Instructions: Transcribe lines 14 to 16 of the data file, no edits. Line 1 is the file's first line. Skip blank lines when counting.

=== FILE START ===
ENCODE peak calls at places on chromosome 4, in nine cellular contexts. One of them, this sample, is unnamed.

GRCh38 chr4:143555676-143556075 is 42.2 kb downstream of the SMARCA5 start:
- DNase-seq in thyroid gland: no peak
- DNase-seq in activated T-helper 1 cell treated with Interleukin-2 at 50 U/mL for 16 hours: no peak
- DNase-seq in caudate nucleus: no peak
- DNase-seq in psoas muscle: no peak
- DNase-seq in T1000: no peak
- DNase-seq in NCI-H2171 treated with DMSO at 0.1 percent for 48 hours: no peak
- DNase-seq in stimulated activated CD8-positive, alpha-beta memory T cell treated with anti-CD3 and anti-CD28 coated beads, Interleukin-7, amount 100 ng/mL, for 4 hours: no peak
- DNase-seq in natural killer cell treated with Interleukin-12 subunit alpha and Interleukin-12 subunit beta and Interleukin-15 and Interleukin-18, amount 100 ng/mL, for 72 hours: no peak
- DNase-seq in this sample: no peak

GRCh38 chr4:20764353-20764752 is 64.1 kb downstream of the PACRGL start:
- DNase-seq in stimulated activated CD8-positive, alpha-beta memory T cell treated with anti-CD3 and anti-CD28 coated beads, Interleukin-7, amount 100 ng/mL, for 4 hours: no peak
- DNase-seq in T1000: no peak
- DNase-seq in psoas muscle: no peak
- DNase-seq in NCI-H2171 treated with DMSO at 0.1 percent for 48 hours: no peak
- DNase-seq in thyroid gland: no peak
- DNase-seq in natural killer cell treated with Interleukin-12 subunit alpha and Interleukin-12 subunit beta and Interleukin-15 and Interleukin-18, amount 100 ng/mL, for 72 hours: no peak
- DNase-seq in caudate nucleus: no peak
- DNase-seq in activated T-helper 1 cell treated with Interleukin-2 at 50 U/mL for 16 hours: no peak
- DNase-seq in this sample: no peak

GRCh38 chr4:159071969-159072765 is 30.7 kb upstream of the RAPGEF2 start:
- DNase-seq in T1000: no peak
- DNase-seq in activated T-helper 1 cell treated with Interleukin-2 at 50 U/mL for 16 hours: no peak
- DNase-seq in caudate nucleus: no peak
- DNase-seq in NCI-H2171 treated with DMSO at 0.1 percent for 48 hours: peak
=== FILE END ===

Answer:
- DNase-seq in T1000: no peak
- DNase-seq in psoas muscle: no peak
- DNase-seq in NCI-H2171 treated with DMSO at 0.1 percent for 48 hours: no peak